Today’s blog comes to us from our friends at the Mountain Valley Regional Rehabilitation Hospital (MVRRH). MVRRH is consistently ranked in the Top 10 percent of inpatient rehabilitation facilities nationally by the Uniform Data System for Medical Rehabilitation (UDSMR) and is nationally certified by The Joint Commission in stroke and brain injury rehabilitation. The focus of this blog is to help us understand what new blood pressure numbers mean for all of us. Once you’ve had a chance to read it, we’d love to hear your thoughts. Generating meaningful conversations around the health issues making headlines is another way we are working toward our long-term goal of one day making Arizona the Healthiest State in the Nation!
New guidelines released this past fall by the American College of Cardiology and the American Heart Association have changed the way you should be looking at your blood pressure numbers. High blood pressure is now defined as 130/80 and higher, which differs from the older definition of high blood pressure as 140/90 or higher.
But what exactly is blood pressure, and what do these numbers mean?
“Blood pressure is the pressure blood puts on the walls of blood vessels as it circulates through your body,” says Dr. Terry Bagley, Assistant Medical Director of Mountain Valley Regional Rehabilitation Hospital. “High blood pressure is when the force of the circulating blood is consistently too high, putting individuals at risk for health issues such as strokes, heart attacks, and heart failure among other conditions.”
When an individual has his or her blood pressure taken, two numbers are given – a top number and a bottom number (i.e. 120/80). The top number represents the systolic number, which indicates how much pressure the blood is exerting against the artery walls as the heart beats. The bottom number represents diastolic pressure, or how much pressure the blood is exerting on the artery walls in between the heart beats when the heart is at rest.
“High blood pressure doesn’t usually have any signs or symptoms, so having your blood pressure tested by a healthcare professional and knowing your numbers is the best way to protect yourself,” Bagley says. “While it can’t be cured, high blood pressure can be managed through lifestyle changes and even medication when necessary.”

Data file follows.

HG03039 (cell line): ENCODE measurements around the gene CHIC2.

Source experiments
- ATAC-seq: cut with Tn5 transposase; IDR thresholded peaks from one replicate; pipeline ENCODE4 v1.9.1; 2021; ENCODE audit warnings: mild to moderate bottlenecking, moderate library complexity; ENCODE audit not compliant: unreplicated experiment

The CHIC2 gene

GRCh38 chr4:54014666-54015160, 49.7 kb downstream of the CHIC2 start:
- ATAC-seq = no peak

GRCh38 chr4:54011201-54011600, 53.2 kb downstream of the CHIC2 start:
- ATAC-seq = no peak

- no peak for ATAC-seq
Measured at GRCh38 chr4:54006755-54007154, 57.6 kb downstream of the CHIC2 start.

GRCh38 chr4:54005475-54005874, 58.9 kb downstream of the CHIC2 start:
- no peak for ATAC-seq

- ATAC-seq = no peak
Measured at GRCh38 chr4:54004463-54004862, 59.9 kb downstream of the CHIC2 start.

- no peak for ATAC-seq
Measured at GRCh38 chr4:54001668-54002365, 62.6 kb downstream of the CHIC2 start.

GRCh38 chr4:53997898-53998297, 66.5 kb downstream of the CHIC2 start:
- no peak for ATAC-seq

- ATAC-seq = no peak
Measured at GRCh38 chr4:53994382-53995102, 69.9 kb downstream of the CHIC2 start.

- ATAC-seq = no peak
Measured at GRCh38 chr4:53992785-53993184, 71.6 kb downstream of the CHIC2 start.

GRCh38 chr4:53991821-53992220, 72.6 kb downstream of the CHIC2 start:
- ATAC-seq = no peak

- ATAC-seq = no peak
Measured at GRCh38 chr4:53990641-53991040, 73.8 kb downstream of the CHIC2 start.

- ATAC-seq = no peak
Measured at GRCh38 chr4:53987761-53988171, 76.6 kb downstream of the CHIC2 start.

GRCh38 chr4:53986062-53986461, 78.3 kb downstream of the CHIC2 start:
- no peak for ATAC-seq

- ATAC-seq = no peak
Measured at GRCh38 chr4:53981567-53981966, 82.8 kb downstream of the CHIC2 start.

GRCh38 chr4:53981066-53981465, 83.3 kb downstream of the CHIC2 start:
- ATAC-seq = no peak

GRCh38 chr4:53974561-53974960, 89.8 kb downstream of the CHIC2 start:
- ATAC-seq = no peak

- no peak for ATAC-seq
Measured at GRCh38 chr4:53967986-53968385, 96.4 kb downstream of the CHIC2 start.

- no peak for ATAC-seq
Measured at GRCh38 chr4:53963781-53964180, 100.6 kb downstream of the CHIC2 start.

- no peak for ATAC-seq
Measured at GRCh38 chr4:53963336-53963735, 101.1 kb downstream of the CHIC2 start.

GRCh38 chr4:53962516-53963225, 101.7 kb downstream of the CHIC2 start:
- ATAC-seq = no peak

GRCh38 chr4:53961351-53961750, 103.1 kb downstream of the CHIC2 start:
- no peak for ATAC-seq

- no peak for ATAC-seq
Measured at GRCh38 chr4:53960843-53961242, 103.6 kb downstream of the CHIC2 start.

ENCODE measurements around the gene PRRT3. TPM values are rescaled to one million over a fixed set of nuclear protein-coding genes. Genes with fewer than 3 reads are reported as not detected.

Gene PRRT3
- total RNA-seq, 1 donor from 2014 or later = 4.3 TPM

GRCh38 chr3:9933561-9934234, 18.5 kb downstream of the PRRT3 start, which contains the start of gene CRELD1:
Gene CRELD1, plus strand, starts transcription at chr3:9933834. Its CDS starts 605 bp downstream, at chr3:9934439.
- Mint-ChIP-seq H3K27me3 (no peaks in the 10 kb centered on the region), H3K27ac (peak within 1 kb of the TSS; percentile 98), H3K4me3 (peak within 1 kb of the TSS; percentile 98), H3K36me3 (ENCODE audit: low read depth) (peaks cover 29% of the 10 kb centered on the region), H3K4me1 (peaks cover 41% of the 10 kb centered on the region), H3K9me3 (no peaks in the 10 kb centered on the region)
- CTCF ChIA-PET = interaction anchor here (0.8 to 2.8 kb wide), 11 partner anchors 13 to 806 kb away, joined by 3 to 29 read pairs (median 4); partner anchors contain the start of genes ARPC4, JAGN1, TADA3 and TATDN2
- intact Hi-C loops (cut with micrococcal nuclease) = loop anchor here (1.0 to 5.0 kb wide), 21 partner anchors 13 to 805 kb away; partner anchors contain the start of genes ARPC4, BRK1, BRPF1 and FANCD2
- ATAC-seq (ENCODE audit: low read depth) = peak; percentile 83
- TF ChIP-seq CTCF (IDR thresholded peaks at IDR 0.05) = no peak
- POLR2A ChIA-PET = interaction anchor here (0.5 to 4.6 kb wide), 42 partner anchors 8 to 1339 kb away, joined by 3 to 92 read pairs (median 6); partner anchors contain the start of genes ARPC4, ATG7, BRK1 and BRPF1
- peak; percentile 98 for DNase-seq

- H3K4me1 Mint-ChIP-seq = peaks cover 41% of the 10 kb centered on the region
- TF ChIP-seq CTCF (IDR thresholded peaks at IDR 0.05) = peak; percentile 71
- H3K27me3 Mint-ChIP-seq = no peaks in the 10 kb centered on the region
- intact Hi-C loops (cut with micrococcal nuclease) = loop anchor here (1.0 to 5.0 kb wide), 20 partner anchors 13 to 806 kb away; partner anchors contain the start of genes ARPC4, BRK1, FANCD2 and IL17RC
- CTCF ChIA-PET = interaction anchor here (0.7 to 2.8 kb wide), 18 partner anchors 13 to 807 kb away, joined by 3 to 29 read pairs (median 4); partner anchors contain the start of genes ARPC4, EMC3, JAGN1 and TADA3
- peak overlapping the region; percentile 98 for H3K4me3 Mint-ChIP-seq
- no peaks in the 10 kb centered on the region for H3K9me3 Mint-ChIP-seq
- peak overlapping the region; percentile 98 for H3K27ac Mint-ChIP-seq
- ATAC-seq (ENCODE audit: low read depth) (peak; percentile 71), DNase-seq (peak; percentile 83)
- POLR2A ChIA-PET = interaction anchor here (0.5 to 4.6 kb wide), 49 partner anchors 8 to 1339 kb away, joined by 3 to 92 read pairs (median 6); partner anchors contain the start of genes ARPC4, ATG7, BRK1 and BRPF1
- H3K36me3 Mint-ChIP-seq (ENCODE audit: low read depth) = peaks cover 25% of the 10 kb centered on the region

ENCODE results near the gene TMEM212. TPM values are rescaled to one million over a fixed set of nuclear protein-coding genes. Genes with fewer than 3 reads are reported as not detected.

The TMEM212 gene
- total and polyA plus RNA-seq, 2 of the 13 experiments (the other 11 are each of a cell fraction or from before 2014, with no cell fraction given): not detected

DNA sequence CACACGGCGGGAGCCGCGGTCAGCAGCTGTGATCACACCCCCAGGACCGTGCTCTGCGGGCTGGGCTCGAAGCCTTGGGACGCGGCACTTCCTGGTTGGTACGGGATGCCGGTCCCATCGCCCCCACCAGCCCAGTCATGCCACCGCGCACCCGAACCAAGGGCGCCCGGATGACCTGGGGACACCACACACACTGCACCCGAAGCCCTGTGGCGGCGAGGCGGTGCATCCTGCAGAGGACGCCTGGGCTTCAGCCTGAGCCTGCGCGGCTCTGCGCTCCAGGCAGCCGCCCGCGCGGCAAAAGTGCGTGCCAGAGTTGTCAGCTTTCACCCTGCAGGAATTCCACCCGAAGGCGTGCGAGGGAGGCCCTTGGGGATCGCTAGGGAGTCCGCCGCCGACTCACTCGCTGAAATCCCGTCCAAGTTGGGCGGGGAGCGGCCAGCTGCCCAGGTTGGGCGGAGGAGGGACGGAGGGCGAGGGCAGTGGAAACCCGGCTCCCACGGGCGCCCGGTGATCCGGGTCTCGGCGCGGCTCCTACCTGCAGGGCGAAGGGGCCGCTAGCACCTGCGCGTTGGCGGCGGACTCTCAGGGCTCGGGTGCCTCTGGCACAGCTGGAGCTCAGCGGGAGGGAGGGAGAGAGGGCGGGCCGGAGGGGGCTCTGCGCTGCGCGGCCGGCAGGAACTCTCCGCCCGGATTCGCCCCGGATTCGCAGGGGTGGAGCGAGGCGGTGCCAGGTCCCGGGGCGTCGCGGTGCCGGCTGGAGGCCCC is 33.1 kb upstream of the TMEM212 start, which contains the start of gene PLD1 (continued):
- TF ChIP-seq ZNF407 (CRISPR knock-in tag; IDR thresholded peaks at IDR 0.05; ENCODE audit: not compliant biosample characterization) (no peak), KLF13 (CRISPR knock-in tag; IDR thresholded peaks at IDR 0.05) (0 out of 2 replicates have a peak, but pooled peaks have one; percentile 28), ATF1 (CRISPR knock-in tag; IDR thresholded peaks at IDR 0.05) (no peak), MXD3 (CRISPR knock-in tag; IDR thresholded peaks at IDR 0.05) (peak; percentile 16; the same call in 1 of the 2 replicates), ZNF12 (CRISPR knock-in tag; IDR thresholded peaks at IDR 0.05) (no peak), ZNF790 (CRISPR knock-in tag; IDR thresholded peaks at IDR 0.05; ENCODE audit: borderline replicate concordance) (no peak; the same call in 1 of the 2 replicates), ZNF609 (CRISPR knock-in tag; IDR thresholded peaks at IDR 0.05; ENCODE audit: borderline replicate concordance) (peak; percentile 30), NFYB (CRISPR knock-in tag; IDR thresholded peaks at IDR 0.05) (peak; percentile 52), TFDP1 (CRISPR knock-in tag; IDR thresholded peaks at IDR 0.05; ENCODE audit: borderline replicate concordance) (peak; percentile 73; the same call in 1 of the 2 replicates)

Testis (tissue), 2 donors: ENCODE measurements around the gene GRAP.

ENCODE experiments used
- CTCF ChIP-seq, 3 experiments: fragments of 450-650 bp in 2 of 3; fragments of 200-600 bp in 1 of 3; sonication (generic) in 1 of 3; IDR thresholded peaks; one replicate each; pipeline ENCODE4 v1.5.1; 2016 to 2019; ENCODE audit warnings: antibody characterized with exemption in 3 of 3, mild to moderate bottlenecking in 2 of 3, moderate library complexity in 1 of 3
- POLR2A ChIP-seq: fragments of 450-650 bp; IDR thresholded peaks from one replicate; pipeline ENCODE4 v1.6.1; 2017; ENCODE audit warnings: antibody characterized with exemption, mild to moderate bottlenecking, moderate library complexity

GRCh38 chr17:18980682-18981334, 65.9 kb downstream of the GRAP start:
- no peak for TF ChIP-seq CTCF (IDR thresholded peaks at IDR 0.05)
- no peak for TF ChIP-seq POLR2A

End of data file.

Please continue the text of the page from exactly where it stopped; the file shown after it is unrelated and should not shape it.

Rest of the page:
According to the American Heart Association, the five ranges of blood pressure are as follows:
- Normal (Optimal) – Less than 120/80.
- Elevated – The top number consistently ranges from 120-129, and the bottom number is less than 80. People with these levels may develop high blood pressure unless steps are taken to control it.
- Hypertension Stage 1 – Top number consistently ranges from 130-139 and bottom number ranges 80-89. At this stage, doctors are likely to prescribe lifestyle changes and may consider medications.
- Hypertension Stage 2 – Blood pressure is consistently 140/90 or higher. Doctor likely will prescribe a combination of blood pressure medicine with lifestyle changes.
- Hypertensive Crisis – This is when high blood pressure requires medical attention and exceeds 180/120. Medical care is needed immediately.
“When it comes to blood pressure, be sure to discuss yours with your physician,” Bagley says. “Your physician will know best how the guidelines above apply to your particular situation and can help you get on the right track to a healthier lifestyle.”